Dental Office Business Plan

The Tooth Fairy is Steve Extractor’s dentistry practice, offering general and cosmetic dentistry in Eugene, Oregon. By providing industry benchmark customer service and flexibility, The Tooth Fairy aims to quickly gain market share.

Steve will leverage his years of private practice experience to model his new business. With his forward-looking, customer-centric business model, he plans to rapidly grow a large and loyal patient base. Profitability is expected to be achieved by month 10, with sales reaching comfortable levels within two years.

Objectives:

– Create a start-up organization from an existing practice that exceeds customer expectations.

Increase the number of clients by 20% annually through superior performance and word-of-mouth referrals.

– Establish a dentistry practice that can sustain itself through cash flow.

Mission:

The Tooth Fairy’s mission is to provide the finest dental care, attracting and retaining customers. By adhering to this maxim, everything else will fall into place. Our services will exceed customer expectations.

Keys to Success:

Meeting market needs and surpassing customer expectations.

Dental Office Business Plan Example

The Tooth Fairy, located in Eugene, OR, offers general dentistry and cosmetic dentistry. General dentistry includes cleaning and fillings, while cosmetic dentistry includes teeth whitening, veneers, and gap removal. The Tooth Fairy is projected to be profitable by month 10 and have respectable third year profits.

The Tooth Fairy is an Oregon limited liability corporation owned by Steve Extractor.

The required start-up costs include:

– Purchase of Dan Jokerdoc D.D.S.’ private practice. The purchase consists of the patient list, office space, front chair and desk, two dental chairs, two light systems, a fully-equipped sterilization room, a compression air system with a suction unit, an x-ray unit, mirrors, and a phone system. The practice has been valued based on equipment, built office space, goodwill, and future revenue streams. The equipment is valued at $30,000, tenant improvements at $15,000, the patient list at $5,000, and future profitability at $25,000. The total sale price for the practice is $65,000. Patient retention is likely due to comfort during the practice sale, which aids in cash flow and reduces start-up cash requirements. Some additional equipment will need to be purchased separately.

– Front desk equipment including a Xerox machine, fax machine, computer terminal with Microsoft Office, QuickBooks Pro, laser printer, and a CD-RW.

– Disposables such as assorted trays and explorers, x-ray film, filling material, paper products, and impression material.

– Placing instrument.

– Curing instrument.

– Ultrasonic scaler for prophylaxis removal.

– Sufficient high- and low-speed drills for two operators.

Note that items to be used for more than a year will be classified as long-term capital assets and will be depreciated using the straight-line method approved by GAAP.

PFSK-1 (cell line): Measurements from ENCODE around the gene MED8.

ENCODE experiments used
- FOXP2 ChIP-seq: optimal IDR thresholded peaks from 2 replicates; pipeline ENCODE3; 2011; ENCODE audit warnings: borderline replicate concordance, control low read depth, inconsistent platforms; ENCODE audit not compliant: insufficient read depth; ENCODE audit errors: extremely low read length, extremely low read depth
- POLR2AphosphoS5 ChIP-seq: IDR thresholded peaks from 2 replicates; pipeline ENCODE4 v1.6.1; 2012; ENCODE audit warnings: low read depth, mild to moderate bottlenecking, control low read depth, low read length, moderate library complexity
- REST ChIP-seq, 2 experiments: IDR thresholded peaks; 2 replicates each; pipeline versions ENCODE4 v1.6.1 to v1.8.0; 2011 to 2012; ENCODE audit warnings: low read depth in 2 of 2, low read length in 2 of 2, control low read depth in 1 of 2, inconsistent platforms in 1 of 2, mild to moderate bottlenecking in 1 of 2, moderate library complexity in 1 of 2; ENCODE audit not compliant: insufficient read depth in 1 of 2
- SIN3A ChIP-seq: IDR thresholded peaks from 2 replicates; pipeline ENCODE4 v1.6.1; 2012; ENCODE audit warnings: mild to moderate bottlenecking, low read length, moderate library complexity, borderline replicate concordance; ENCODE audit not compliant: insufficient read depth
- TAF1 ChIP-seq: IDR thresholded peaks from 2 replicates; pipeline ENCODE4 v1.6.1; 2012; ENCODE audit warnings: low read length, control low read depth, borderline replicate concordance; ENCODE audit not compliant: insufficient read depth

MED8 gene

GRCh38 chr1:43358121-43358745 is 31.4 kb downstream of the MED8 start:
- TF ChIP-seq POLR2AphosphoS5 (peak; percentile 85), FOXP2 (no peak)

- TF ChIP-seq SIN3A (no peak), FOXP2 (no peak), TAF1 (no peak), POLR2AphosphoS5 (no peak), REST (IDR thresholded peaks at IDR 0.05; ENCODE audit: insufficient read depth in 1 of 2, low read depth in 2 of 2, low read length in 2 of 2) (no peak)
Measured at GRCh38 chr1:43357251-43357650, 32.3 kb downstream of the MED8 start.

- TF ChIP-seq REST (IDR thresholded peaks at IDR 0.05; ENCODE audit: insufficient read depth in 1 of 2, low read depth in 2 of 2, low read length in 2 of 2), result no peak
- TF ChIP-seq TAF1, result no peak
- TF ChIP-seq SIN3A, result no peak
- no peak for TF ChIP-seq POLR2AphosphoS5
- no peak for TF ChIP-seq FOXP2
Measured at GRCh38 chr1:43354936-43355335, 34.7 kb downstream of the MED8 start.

Dental Office Business Plan Example

Start-up

Start-up Expenses

– Legal: $1,000

– Stationery etc.: $100

– Existing Practice (portion not a capital asset): $20,000

– Remodeling of office: $10,000

– Insurance: $0

– Rent: $0

– Research and Development: $0

– Expensed Equipment: $0

– Other: $0

– Total Start-up Expenses: $31,100

Start-up Assets

– Cash Required: $68,100

– Other Current Assets: $0

– Long-term Assets: $51,800

– Total Assets: $119,900

Total Requirements: $151,000

Start-up Funding

Start-up Expenses to Fund: $31,100

Start-up Assets to Fund: $119,900

Total Funding Required: $151,000

Assets

Non-cash Assets from Start-up: $51,800

Cash Requirements from Start-up: $68,100

Additional Cash Raised: $0

Cash Balance on Starting Date: $68,100

Total Assets: $119,900

Liabilities and Capital

Liabilities

Current Borrowing: $0

Long-term Liabilities: $100,000

Accounts Payable (Outstanding Bills): $0

Other Current Liabilities (interest-free): $0

Total Liabilities: $100,000

Capital

Planned Investment

– Steve: $51,000

– Other: $0

– Additional Investment Requirement: $0

– Total Planned Investment: $51,000

Loss at Start-up (Start-up Expenses): ($31,100)

Total Capital: $19,900

Total Capital and Liabilities: $119,900

Total Funding: $151,000

Services

The Tooth Fairy provides general improvements such as cleaning and fillings, as well as cosmetics improvements. Cleanings cost around $100, excluding x-rays. The cost of fillings varies depending on the material used. Dr. Extractor will primarily generate revenue from cosmetics by the end of the year.

Cosmetics can be classified into three areas:

– Teeth whitening: It removes stains and restores whiteness. Dr. Extractor uses a state-of-the-art home treatment. Costs are around $300.

– Veneers: Porcelain shells bonded to the front of the teeth. They reshape the tooth and make it whiter. Costs range from $600-800 per tooth.

– Gap removal: This procedure uses tooth-colored plastic bonded to places where there should be tooth material. It significantly improves the smile. The cost ranges from $300-$1,000.

The Tooth Fairy charges customers per procedure. Only a portion of the cosmetics will be billed to insurance, while the majority will be paid by the individual.

Market Analysis Summary

Dr. Extractor focuses on cosmetic improvements, targeting two customer groups:

1. Adults: Young adults, typically 27-39, concerned with appearance. This group consists of both male and female individuals with incomes over $45,000 a year. Some are professionals, while others are spouses without full-time jobs. This group considers cosmetic surgery to improve their appearance.

Dental Office Business Plan Example

Market Analysis

Market Analysis
Year 1 Year 2 Year 3 Year 4 Year 5
Potential Customers Growth CAGR
Adults 9% 18,774 20,464 22,306 24,314 26,502 9.00%
Seniors 8% 17,321 18,707 20,204 21,820 23,566 8.00%
Total 8.52% 36,095 39,171 42,510 46,134 50,068 8.52%

4.2 Target Market Segment Strategy